Poor Air Quality in Spokane

Poor Air Quality in Spokane

Aug 17, 2015

Air Quality in the Spokane Area Unhealthy for Sensitive Groups

Pollution from wildfires calls for special care

SPOKANE, Wash. -- Aug. 17, 2015 -- Air quality continues to be impacted by regional wildfires and air pollution is expected to remain in the "unhealthy for sensitive groups" range for at least the next couple of days based on weather and smoke models. Officials from Spokane Regional Health District (SRHD) and Spokane Regional Clean Air Agency (Spokane Clean Air) are urging residents to take precautions to protect their health.   

"Smoke from wildfires is especially harmful for those with health conditions like asthma. We recommend that people who are sensitive to poor air quality limit their time outdoors, follow their breathing management plans, keep medications on hand and contact their health provider if necessary," said Dr. Joel McCullough, SRHD health officer.   

Smoke is a mix of gases and fine particles. Breathing smoke can make anyone sick. Even someone who is healthy can get sick if there is enough smoke in the air. Air quality monitors are currently reporting levels that are "unhealthy for sensitive groups" or "orange" on the Air Quality Index (AQI).   

"Wildfire smoke continues to impact air quality and wind patterns suggest the next couple of days will be much of the same," said Julie Oliver, executive director of Spokane Clean Air. "The build up of the smoke locally is largely based on air flow. If the air isn't moving, the concentration of fine particles increases," added Oliver.   

Breathing in smoke can have immediate health effects, including:

  • Coughing
  • Trouble breathing normally
  • Stinging eyes
  • A scratchy throat
  • Runny nose
  • Irritated sinuses
  • Wheezing and shortness of breath
  • Chest pain
  • Headaches
  • An asthma attack
  • Tiredness
  • Fast heartbeat

It's important that individuals limit their exposure to smoke - especially if they are susceptible. Here are some steps people can take to protect themselves from smoke:

  • Pay attention to air quality reports. The Air Quality Index (AQI) uses color-coded categories to report when air quality is good, moderate or unhealthy.   
  • Use common sense. If it looks and smells smoky outside, it is probably not a good time to go for a jog, mow the lawn or allow children to play outdoors.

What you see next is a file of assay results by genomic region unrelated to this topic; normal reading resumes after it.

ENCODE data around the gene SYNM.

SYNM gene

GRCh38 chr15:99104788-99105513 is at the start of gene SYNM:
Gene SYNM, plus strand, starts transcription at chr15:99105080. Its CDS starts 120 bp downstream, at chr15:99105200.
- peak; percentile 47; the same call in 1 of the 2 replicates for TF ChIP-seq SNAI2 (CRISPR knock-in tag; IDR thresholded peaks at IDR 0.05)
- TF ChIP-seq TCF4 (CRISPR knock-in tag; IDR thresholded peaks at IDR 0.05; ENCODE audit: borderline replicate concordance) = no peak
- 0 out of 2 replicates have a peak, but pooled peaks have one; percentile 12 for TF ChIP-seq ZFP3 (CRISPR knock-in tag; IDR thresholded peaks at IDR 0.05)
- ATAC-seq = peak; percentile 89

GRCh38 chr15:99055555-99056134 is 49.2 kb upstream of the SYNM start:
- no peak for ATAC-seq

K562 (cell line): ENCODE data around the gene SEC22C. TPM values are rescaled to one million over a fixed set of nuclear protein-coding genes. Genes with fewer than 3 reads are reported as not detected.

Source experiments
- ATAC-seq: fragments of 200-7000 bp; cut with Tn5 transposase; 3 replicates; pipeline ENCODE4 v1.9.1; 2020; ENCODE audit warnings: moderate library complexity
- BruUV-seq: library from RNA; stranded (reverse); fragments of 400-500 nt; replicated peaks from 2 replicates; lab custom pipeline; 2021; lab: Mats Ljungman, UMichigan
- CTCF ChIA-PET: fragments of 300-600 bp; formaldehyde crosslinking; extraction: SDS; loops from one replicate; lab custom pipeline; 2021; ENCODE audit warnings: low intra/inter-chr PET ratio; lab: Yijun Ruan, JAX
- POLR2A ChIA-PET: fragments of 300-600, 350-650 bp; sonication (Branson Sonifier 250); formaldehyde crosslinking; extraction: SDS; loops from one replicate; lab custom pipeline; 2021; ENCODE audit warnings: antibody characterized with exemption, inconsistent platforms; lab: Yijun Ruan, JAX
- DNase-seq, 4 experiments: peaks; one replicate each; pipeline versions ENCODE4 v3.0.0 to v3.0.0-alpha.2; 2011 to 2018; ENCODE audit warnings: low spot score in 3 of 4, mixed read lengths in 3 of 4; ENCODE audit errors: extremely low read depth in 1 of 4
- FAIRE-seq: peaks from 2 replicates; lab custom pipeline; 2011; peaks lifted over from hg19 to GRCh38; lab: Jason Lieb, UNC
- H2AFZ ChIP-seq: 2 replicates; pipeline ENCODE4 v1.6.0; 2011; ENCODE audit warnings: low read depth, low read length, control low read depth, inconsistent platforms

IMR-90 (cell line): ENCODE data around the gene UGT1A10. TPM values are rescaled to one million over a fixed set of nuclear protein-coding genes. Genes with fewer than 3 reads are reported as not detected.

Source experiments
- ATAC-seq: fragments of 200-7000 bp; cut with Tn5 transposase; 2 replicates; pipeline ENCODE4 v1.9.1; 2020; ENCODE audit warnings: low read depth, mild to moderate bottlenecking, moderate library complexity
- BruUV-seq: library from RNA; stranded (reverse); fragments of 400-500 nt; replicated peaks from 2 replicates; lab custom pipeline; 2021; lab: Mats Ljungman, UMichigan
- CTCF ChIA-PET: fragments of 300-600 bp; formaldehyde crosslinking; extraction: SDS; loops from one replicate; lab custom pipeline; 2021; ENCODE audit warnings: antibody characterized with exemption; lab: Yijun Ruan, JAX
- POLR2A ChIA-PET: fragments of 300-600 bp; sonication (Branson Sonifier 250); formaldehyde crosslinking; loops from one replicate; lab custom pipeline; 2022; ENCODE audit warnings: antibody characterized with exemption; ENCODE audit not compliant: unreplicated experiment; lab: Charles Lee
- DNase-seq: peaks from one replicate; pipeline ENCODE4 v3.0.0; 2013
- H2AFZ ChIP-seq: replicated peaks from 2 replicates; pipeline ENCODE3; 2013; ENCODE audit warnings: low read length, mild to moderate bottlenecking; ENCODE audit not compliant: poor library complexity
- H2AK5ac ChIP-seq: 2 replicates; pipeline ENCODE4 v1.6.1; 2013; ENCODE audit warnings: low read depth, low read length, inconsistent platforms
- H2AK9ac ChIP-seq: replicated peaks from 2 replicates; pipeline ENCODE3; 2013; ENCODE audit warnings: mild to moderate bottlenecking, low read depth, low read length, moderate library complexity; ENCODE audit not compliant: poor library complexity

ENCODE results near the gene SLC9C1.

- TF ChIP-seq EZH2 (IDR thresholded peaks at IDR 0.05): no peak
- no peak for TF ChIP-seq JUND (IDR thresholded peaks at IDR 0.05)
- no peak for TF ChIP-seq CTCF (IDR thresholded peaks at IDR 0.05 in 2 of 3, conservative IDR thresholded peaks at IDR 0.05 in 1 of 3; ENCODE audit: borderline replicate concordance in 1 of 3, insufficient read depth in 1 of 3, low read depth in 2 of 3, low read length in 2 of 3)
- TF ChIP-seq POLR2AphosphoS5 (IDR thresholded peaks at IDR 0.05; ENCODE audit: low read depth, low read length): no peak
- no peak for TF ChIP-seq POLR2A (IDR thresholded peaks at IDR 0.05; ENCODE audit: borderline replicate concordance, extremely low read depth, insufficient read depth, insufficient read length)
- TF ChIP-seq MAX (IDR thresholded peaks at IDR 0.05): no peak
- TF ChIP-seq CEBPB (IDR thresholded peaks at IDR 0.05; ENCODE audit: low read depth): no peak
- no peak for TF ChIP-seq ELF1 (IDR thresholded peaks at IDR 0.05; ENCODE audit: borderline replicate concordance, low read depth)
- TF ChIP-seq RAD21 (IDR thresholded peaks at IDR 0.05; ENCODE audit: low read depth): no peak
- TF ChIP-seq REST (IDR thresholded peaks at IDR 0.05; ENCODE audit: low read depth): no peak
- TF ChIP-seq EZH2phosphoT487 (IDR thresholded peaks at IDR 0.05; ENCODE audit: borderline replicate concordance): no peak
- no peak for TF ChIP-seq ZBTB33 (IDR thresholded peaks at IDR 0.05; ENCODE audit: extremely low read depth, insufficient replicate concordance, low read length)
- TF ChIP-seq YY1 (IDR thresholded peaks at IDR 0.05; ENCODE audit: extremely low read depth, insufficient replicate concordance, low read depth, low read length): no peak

• Individuals with asthma or other respiratory or lung conditions should follow their provider's directions on taking medicines. They should call their provider if symptoms worsen.
  • If a person has heart or lung disease, is an older adult, or has children, they should talk with their provider about whether and when they should leave the area. When smoke is heavy for a prolonged period of time, fine particles can build up indoors even though a person may not see them.
  • Some room air cleaners can help reduce particulate levels indoors, as long as they are the right type and size for your home.
  • Paper "comfort" or "dust masks" are not the answer. The kinds of masks that people can commonly buy at the hardware store are designed to trap large particles, such as sawdust. But they generally will not protect lungs from the fine particles in smoke.
    • Respiratory masks labeled N95 or N100 provide some protection - they filter out some fine particles but not hazardous gases in smoke (such as carbon monoxide, formaldehyde, and acrolein.) This type of mask can be found at many hardware and home repair stores and pharmacies.

Media contacts: 

Spokane Regional Clean Air Agency:
Lisa Woodard, (509) 477-4727, ext. 115; cell, 509-863-2463;   

Spokane Regional Health District:
Kim Papich, 509-324-1539; cell, 509-994-8968,   

Washington State Department of Ecology (for air quality information outside of Spokane County):
Jessica Payne, 360-407-6548; 

More information: 

Spokane Current Air Quality webpage 

Spokane Regional Health District wildfire FAQ   

Washington State Department of Health Wildfire Smoke webpage